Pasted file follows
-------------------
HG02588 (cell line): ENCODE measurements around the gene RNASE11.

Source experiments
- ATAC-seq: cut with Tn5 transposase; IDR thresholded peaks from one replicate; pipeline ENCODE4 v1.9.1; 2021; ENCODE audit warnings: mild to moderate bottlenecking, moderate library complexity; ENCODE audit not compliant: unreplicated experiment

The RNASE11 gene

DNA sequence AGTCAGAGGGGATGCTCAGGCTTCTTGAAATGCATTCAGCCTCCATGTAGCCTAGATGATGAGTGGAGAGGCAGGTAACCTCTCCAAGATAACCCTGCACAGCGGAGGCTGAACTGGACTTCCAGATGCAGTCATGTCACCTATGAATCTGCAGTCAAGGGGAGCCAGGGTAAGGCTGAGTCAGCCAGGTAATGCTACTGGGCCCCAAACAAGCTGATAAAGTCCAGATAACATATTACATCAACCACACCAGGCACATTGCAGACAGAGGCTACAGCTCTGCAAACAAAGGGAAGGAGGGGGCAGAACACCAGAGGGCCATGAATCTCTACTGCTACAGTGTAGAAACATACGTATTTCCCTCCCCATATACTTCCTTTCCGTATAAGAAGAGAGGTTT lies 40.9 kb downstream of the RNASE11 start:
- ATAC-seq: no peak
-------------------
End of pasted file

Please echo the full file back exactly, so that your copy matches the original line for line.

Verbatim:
HG02588 (cell line): ENCODE measurements around the gene RNASE11.

Source experiments
- ATAC-seq: cut with Tn5 transposase; IDR thresholded peaks from one replicate; pipeline ENCODE4 v1.9.1; 2021; ENCODE audit warnings: mild to moderate bottlenecking, moderate library complexity; ENCODE audit not compliant: unreplicated experiment

The RNASE11 gene

DNA sequence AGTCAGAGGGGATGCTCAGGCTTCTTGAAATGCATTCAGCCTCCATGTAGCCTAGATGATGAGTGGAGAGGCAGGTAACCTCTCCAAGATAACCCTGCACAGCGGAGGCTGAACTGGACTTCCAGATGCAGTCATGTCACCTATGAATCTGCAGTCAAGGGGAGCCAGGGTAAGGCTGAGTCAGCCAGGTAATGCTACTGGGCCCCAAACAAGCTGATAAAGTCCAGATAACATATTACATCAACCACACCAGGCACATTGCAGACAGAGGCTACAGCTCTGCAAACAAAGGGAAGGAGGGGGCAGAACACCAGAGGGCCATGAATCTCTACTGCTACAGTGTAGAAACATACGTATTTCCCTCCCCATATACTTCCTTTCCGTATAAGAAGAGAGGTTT lies 40.9 kb downstream of the RNASE11 start:
- ATAC-seq: no peak